Northern women more likely to smoke while pregnant, overseas nurses welcome and the cure for chronic pain
A round-up of the morning’s health news headlines
There are big regional differences in the proportion of women smoking during pregnancy, with rates much higher in poorer areas, the latest figures suggest.
They suggest 27.2% of mothers-to-be in Blackpool smoke throughout pregnancy compared with 2.1% in Westminster, the BBC reports.
Each year, more than 70,000 pregnancies are affected by smoking. The overall rate has fallen to below 11% in England, but the Smoking in Pregnancy Challenge Group report recommends a national target of below 6% by 2020.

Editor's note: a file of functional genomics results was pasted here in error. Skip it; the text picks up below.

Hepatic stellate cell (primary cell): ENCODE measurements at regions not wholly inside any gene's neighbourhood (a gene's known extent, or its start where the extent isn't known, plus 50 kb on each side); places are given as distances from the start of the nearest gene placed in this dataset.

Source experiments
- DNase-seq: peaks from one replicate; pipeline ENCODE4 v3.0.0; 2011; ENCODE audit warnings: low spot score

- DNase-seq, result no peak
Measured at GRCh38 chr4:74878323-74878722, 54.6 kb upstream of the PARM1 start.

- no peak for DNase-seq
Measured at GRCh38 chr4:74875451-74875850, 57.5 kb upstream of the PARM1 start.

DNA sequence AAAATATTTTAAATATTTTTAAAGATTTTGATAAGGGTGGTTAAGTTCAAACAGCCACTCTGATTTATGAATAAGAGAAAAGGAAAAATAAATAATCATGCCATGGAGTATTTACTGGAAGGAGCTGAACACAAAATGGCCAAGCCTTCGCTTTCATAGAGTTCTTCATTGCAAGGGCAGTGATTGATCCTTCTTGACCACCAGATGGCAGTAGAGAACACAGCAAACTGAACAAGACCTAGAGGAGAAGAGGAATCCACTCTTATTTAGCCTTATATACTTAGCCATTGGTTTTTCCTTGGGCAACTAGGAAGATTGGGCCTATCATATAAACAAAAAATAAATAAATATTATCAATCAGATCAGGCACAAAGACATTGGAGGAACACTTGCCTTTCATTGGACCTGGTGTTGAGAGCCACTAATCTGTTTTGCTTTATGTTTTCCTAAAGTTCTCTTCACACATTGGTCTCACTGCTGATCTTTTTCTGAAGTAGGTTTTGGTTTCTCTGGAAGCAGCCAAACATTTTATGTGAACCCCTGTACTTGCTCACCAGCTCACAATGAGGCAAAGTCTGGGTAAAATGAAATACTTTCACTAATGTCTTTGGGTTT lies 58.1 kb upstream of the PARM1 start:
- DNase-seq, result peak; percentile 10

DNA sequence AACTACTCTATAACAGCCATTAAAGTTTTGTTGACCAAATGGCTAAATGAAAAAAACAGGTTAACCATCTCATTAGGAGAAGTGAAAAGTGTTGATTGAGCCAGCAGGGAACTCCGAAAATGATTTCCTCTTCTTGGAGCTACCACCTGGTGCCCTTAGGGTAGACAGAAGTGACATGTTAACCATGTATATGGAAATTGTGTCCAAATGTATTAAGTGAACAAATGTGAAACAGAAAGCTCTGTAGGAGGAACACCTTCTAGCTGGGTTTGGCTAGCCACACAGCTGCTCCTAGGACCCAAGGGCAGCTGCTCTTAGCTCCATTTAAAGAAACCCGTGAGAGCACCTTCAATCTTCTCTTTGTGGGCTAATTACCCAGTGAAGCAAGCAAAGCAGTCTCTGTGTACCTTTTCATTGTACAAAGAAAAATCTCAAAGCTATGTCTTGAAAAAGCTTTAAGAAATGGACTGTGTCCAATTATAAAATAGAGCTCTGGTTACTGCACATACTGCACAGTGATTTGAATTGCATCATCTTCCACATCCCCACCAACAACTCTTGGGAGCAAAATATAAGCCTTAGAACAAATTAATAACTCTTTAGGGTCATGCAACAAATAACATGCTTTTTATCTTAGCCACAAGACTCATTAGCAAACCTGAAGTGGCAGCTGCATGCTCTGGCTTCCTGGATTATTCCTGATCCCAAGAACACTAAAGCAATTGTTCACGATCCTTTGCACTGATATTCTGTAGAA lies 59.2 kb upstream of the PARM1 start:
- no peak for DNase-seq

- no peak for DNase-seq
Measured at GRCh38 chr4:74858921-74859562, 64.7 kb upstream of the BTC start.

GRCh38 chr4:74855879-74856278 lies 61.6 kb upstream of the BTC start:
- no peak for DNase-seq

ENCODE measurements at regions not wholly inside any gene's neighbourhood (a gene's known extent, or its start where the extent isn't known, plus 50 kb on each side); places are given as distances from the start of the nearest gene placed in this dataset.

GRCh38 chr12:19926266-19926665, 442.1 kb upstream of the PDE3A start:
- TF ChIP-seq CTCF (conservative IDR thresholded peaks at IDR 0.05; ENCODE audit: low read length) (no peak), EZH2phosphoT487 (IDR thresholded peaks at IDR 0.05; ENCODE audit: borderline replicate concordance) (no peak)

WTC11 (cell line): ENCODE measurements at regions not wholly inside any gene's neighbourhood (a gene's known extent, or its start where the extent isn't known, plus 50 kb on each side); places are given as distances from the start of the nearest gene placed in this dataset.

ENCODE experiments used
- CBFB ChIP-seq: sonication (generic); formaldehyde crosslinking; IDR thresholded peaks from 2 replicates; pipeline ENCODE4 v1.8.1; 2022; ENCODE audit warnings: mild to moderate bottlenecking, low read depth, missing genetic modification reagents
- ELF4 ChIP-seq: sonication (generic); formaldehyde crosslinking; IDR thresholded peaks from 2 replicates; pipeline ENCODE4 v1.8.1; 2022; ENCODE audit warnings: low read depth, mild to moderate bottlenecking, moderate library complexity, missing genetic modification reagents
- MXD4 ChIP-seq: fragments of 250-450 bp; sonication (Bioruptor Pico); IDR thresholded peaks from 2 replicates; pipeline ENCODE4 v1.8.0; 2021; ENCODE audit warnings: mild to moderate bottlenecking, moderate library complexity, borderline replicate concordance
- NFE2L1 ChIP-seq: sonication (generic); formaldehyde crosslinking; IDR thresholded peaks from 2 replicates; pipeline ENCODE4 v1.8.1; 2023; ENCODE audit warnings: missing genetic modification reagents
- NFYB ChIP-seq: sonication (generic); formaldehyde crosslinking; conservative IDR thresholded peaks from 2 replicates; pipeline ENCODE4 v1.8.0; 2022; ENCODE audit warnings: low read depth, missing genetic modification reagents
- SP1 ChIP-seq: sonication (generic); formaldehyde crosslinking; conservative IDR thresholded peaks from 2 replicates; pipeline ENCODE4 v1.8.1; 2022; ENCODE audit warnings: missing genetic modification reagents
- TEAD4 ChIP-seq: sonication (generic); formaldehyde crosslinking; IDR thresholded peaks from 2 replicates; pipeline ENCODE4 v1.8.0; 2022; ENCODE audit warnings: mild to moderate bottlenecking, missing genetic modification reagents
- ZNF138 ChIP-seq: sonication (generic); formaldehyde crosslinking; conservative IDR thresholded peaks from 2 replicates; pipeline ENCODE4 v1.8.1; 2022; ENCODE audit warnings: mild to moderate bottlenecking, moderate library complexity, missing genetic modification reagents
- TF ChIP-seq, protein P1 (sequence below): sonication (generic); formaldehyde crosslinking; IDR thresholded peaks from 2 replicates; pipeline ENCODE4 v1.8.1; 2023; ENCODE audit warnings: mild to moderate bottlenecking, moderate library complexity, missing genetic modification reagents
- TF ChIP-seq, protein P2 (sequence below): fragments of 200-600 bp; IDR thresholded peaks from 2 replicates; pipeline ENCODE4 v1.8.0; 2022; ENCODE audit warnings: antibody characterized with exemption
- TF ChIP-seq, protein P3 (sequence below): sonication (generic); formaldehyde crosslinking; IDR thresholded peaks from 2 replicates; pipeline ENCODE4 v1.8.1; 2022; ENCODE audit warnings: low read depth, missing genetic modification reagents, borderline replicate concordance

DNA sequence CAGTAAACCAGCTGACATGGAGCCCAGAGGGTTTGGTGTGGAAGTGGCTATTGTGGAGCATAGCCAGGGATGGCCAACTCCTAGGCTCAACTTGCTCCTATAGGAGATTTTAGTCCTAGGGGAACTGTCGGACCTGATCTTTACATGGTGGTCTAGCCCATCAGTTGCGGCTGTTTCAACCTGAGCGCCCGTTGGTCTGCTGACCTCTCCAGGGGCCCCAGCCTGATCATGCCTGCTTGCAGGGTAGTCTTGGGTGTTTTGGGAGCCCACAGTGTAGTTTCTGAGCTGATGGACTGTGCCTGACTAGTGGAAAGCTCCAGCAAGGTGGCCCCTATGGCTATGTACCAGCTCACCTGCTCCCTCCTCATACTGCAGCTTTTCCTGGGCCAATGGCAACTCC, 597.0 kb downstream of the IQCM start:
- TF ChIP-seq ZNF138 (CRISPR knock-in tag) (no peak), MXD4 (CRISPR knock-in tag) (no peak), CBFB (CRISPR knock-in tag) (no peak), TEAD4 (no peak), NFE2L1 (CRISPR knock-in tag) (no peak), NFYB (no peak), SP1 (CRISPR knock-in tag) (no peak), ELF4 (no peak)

Restrictions on the NHS recruiting nurses from overseas have been temporarily lifted after warnings that a crisis in medical staffing is looming this winter.
Nurses will be added to the Government’s shortage occupation list, which means nurses from outside the European Economic Area (EEA) will have their work visa applications prioritised, the Independent reports.
Doctors have ’found a cure for chronic pain’, reports the Telegraph. The feat was achieved by doctors fitting a permanent spinal cord impant into a patient’s back.